Analysis: All Quiet On The Western Front

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In All Quiet on the Western Front by Erich Maria Remarque, the young men in battle quickly learn that the war is a awful, destructive force that ruins lives. The boys, who are pressured by their teacher to join the army for glory, soon discover that the war is not glorious, but rather devastating. Paul, the narrator of this novel, goes through a lot of pain as a result of this war. The war destroys Paul and his friends’ lives, both physically and mentally. The author expresses throughout the novel that the war destroys an entire generation’s lives. Paul explains, “[Him and the other young soldiers] had not as yet taken no root. The war swept [them] away. For the older men, it is but an interruption. They are able to think beyond it.[Paul and the other young soldiers], however, have been gripped by it and do not know what the end may be” (20). The young men who are forced to go to battle have not been given the chance to…show more content…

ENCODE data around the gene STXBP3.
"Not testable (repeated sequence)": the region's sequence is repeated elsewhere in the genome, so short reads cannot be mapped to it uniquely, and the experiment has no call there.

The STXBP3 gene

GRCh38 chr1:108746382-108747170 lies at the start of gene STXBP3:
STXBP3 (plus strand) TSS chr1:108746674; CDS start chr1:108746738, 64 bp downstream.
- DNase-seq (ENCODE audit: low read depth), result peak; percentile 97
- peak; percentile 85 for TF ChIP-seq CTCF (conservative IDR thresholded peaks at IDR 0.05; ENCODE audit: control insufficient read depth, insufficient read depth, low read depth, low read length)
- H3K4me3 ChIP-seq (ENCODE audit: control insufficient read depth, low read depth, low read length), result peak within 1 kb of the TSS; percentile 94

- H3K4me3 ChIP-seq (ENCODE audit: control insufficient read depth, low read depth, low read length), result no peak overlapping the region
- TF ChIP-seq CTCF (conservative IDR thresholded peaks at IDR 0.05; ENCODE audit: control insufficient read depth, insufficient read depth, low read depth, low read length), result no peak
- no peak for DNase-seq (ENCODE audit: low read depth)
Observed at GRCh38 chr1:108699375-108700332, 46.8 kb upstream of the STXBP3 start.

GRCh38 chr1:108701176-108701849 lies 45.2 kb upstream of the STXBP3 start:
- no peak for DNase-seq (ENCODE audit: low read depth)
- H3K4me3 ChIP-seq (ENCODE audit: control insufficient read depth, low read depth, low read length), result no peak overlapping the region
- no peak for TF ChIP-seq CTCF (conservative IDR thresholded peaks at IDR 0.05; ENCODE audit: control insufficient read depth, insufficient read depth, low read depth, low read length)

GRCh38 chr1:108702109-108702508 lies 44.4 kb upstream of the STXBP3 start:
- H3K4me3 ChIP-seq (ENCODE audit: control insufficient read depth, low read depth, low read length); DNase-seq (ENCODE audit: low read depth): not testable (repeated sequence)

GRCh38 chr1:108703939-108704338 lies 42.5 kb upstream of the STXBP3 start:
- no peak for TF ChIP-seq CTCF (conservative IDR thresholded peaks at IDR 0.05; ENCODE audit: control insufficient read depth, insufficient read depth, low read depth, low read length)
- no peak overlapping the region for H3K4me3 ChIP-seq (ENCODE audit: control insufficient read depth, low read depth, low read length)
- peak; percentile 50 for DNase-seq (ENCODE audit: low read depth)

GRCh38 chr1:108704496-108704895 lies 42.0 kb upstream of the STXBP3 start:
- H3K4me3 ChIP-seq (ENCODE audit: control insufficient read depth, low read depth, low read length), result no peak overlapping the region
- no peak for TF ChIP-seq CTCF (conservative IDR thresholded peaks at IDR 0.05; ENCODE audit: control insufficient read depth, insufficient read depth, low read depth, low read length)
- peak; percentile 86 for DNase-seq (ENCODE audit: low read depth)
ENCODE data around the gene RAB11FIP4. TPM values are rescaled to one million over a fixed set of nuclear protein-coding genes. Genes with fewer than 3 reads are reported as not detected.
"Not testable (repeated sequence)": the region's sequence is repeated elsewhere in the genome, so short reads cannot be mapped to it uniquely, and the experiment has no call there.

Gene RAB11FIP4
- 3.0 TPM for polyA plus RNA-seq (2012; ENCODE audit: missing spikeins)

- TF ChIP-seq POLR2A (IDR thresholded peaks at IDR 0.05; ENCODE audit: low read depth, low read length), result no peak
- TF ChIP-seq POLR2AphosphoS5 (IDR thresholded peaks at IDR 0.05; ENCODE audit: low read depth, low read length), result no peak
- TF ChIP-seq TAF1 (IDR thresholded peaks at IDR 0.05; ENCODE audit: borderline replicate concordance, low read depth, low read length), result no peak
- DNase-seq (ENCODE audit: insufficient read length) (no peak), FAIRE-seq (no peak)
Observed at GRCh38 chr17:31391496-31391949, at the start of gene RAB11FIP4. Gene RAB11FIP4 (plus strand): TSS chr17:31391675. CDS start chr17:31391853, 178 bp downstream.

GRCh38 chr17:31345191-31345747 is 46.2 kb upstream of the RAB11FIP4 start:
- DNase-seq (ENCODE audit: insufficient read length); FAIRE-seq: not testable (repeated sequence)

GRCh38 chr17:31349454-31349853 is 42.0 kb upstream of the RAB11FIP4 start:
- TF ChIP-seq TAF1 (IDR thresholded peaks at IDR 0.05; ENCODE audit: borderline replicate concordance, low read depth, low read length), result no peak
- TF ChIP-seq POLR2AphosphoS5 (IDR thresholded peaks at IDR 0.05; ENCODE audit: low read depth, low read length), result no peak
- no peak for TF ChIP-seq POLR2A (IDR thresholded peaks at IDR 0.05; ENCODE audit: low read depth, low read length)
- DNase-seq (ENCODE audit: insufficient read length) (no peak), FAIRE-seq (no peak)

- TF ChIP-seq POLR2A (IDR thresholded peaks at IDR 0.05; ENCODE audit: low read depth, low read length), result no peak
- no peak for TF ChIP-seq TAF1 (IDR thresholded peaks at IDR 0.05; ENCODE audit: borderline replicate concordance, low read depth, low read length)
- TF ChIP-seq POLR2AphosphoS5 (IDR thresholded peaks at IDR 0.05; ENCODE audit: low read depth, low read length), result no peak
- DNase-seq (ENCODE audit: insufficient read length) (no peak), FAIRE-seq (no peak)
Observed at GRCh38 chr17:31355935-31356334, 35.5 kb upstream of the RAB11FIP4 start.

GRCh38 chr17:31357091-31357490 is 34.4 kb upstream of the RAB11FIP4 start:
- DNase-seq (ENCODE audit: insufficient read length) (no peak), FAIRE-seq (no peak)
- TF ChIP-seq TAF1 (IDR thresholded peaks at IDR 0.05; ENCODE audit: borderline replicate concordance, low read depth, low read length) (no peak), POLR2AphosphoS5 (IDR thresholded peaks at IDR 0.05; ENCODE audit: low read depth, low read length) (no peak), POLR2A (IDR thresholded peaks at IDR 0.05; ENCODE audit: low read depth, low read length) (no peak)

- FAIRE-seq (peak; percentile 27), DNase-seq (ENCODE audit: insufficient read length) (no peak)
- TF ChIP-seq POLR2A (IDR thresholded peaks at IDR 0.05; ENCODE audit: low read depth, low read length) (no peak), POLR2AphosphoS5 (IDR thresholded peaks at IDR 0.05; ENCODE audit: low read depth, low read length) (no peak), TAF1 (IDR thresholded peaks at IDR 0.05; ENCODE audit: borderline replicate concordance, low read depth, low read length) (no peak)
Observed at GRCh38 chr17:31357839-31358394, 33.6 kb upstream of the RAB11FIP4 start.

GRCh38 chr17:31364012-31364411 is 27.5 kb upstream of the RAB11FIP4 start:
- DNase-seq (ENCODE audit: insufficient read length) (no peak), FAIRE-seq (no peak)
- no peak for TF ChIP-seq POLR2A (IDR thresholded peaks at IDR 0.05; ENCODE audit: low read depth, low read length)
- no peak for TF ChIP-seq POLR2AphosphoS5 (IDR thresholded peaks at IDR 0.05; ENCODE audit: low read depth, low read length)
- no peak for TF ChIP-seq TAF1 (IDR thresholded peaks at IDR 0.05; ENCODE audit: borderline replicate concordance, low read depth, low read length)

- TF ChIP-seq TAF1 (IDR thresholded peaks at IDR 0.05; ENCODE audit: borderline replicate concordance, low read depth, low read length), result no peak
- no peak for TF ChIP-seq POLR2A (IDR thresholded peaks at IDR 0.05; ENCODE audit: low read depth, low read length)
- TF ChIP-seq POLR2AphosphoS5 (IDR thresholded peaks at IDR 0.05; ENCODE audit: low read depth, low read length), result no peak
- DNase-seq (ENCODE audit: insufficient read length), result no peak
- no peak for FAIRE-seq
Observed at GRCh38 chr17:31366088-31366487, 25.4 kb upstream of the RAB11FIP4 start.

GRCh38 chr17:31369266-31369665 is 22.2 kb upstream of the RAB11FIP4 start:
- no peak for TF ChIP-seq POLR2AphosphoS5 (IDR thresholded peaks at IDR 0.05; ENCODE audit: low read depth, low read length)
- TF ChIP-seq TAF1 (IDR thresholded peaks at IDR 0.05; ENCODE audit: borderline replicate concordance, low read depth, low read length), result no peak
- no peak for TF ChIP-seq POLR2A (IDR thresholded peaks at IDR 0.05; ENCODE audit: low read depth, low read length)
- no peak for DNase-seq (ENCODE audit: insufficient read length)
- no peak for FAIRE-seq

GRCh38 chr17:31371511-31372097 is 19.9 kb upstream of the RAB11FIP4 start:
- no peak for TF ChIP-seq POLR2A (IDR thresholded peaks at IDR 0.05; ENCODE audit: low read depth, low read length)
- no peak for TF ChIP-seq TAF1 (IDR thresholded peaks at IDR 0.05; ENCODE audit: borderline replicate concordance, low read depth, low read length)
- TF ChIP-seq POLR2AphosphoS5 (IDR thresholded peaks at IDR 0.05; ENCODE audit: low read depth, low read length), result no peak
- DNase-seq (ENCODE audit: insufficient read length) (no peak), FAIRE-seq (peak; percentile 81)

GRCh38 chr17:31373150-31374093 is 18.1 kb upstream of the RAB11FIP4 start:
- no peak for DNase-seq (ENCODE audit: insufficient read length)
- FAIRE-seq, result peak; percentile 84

In order to stay alive during the long war, the young men are forced to become animals; to rely on their instincts, to not act as if they are human. Paul reveals, referring to him and his fellow soldiers, “We have become wild beasts. We do not fight, we defend ourselves against annihilation” (113). For the sake of staying alive and to not be annihilated, Paul and his comrades must leave their human thoughts behind. The war forced them to become animals, or beasts. Paul does not see himself as human anymore, the war has made him perceive himself as a beast. Again, Paul explains, “life is simply one continual watch against the menace of death; it has transformed us into unthinking animals” (273-274). The war requires the young soldiers to leave behind any trace of being a human in order to stay away from the death that is always there. The soldiers become animals that kill. They are no longer human, they are transformed into
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